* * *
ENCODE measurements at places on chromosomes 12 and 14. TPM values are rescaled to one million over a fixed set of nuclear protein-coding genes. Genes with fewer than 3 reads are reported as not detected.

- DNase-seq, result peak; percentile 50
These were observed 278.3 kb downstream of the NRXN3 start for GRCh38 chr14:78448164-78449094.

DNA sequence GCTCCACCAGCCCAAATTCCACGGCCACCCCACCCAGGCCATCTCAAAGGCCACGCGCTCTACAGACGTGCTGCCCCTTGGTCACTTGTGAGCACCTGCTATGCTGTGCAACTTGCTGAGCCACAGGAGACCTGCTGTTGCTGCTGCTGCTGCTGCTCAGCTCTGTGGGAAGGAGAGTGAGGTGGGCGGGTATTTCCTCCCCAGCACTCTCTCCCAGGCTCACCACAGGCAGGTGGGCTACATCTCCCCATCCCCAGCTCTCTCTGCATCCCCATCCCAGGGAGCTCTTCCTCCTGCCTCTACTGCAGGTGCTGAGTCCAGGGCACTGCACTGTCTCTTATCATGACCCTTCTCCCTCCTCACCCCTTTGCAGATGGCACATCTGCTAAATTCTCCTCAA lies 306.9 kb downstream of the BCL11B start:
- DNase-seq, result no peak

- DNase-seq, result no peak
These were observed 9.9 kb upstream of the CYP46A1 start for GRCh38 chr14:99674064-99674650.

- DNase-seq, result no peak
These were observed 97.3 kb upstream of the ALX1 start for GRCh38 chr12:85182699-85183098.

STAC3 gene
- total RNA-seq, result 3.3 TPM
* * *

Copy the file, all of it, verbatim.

ENCODE measurements at places on chromosomes 12 and 14. TPM values are rescaled to one million over a fixed set of nuclear protein-coding genes. Genes with fewer than 3 reads are reported as not detected.

- DNase-seq, result peak; percentile 50
These were observed 278.3 kb downstream of the NRXN3 start for GRCh38 chr14:78448164-78449094.

DNA sequence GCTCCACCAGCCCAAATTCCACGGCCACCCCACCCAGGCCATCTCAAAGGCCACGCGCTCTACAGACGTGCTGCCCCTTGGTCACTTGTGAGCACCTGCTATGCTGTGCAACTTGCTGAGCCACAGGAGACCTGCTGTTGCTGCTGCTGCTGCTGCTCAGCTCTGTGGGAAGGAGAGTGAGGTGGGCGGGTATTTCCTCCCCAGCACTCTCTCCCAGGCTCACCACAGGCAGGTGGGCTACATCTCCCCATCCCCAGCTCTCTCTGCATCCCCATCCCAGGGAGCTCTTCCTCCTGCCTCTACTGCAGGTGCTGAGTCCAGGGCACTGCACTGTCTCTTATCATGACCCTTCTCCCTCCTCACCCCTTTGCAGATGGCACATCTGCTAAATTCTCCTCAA lies 306.9 kb downstream of the BCL11B start:
- DNase-seq, result no peak

- DNase-seq, result no peak
These were observed 9.9 kb upstream of the CYP46A1 start for GRCh38 chr14:99674064-99674650.

- DNase-seq, result no peak
These were observed 97.3 kb upstream of the ALX1 start for GRCh38 chr12:85182699-85183098.

STAC3 gene
- total RNA-seq, result 3.3 TPM